The researchers then transferred B-cells from PCOS-like mice into B-cell-deficient mice. Herein, the test group did not exhibit any PCOS-like symptoms.

To explicitly determine whether the lack of B-cells can impart immunity from PCOS onset, the researchers subcutaneously administered DHT to knockout mice lacking B-cells. These mice subsequently developed PCOS-like symptoms four weeks after treatment.

Conclusions

Hyperandrogenic women experience morphological and frequency variations in their B-cells, as well as an upregulation of circulating IgM in their blood and tissues. This is indicative of the role of androgens in PCOS onset; however, it does not discount the mechanistic influence of either B-cells or IgM.

When DHT is adminstered to mice, PCOS-like symptoms in their metabolic, immunological, and reproductive tissues arise. These include PCOS-identical changes in their B-cells, which reflects the role of androgens in causing B-cell alterations observed in PCOS.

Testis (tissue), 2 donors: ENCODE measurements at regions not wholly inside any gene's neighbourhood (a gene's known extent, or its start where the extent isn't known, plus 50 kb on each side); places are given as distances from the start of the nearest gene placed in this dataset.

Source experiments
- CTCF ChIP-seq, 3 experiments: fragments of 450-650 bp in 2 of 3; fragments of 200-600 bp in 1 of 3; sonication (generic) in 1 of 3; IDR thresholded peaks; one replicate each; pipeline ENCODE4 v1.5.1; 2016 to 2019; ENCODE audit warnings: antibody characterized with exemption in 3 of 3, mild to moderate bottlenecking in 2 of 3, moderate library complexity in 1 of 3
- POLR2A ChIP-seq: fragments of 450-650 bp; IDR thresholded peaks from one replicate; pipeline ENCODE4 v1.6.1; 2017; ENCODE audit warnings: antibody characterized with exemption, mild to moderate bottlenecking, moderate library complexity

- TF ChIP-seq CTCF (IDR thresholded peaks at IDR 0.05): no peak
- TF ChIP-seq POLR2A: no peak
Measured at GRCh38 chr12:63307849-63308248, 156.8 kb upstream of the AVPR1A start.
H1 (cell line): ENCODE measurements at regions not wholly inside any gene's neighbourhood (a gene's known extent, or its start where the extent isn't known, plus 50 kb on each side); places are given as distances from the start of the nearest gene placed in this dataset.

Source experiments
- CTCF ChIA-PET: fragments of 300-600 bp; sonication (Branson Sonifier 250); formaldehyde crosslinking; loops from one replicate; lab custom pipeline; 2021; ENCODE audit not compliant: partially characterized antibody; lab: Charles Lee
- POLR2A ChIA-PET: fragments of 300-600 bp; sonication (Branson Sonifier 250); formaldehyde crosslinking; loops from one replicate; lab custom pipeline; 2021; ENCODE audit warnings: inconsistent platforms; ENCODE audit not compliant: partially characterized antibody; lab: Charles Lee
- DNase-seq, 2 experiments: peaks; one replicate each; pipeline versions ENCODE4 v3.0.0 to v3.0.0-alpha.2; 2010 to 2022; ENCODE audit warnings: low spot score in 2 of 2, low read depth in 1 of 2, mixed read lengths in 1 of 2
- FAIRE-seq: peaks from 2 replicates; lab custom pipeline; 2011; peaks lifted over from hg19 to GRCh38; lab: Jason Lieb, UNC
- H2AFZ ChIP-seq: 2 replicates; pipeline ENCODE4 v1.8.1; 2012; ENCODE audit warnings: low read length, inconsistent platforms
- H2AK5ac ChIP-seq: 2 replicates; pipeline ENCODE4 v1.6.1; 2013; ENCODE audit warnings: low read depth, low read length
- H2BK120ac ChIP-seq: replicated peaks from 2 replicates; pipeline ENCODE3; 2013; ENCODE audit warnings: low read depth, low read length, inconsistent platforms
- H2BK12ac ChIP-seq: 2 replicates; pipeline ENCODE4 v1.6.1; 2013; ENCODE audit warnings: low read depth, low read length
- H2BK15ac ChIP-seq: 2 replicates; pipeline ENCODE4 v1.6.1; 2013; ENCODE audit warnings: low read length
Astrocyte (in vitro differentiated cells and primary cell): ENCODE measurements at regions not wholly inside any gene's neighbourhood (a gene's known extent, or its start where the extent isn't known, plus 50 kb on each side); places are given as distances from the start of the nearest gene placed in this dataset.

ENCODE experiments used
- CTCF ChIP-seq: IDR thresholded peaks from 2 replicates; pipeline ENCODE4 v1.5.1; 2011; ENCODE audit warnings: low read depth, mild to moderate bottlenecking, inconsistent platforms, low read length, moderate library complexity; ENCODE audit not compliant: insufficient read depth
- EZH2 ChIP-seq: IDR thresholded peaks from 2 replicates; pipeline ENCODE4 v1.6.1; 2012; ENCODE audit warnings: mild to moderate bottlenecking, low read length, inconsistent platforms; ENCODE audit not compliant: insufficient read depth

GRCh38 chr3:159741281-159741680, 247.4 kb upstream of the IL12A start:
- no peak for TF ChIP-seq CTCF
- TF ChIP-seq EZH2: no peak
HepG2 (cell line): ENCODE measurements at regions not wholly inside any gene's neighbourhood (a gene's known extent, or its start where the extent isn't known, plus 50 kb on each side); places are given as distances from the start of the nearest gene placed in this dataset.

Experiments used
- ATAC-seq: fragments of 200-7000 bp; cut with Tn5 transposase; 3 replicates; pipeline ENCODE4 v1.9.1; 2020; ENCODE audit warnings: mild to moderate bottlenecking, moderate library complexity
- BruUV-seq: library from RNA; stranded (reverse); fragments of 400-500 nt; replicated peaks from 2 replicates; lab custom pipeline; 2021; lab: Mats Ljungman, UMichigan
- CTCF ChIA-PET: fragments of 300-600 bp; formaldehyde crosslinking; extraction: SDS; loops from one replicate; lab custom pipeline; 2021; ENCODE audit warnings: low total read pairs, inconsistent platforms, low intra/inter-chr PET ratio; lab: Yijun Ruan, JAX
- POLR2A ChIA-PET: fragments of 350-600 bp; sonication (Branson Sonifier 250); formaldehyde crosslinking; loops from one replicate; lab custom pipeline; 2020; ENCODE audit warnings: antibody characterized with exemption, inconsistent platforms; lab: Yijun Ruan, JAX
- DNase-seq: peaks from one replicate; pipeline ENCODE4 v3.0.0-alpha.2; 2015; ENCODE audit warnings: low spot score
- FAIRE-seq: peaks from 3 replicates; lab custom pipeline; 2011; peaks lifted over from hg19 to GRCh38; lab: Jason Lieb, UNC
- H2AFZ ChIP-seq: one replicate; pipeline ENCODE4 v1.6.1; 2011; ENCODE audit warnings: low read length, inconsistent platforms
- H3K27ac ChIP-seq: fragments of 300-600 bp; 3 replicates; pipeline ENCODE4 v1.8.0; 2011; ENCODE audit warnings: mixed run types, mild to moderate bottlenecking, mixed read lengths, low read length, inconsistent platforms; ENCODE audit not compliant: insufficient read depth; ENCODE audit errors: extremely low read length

PCOS-like B-cells introduced into B-cell-deficient mice do not induce PCOS symptoms. Thus, while B-cells may amplify the effects of pre-existing PCOS, they cannot initiate the disease.

In contrast, when androgens alone are introduced into B-cell-deficient mice, PCOS onset is observed. This observation indicates that androgens are a causative factor of PCOS and that the lack of B-cells does not infer immunity from PCOS.

Taken together, the study findings elucidate the underlying mechanisms and causative agents responsible for PCOS. Hyperandrogenism, caused by genetic and environmental interactions, independently initiated PCOS-like symptoms, including B-cell alterations, menstrual disruptions, and significant weight gain.

As compared to previous hypotheses, B-cells, while incapable of triggering PCOS, were involved in exuberating the condition. B-cells in PCOS-positive women exhibit significant alternations in their cell surface markers and may be used as early indicators of the disease.